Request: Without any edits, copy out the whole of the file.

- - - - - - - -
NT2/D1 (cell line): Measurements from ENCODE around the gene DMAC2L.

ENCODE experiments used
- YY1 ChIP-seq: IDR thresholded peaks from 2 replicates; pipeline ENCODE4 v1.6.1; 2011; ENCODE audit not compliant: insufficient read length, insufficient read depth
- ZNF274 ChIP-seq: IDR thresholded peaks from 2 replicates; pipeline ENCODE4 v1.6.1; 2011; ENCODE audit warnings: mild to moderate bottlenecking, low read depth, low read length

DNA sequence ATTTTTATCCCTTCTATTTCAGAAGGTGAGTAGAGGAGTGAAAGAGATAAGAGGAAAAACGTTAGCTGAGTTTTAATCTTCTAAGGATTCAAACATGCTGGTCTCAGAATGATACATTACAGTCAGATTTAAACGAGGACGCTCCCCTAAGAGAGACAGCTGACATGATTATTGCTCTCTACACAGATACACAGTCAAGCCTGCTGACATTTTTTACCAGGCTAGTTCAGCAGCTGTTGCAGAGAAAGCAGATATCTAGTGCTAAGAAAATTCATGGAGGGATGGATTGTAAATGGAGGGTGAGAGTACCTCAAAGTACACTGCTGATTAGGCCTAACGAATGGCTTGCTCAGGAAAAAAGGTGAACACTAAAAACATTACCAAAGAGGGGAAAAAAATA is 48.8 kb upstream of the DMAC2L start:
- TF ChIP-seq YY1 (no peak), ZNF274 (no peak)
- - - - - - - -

NT2/D1 (cell line): Measurements from ENCODE around the gene DMAC2L.

ENCODE experiments used
- YY1 ChIP-seq: IDR thresholded peaks from 2 replicates; pipeline ENCODE4 v1.6.1; 2011; ENCODE audit not compliant: insufficient read length, insufficient read depth
- ZNF274 ChIP-seq: IDR thresholded peaks from 2 replicates; pipeline ENCODE4 v1.6.1; 2011; ENCODE audit warnings: mild to moderate bottlenecking, low read depth, low read length

DNA sequence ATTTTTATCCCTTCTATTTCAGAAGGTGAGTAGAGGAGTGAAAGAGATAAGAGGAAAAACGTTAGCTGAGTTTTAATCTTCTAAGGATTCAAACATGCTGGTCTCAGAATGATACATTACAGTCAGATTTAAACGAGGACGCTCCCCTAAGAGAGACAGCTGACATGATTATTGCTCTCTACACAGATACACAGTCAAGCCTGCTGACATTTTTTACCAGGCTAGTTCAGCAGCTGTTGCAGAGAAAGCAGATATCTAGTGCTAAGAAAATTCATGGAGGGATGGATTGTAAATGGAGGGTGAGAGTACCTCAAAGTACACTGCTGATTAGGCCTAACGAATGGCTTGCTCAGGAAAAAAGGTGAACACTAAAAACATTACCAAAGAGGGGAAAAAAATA is 48.8 kb upstream of the DMAC2L start:
- TF ChIP-seq YY1 (no peak), ZNF274 (no peak)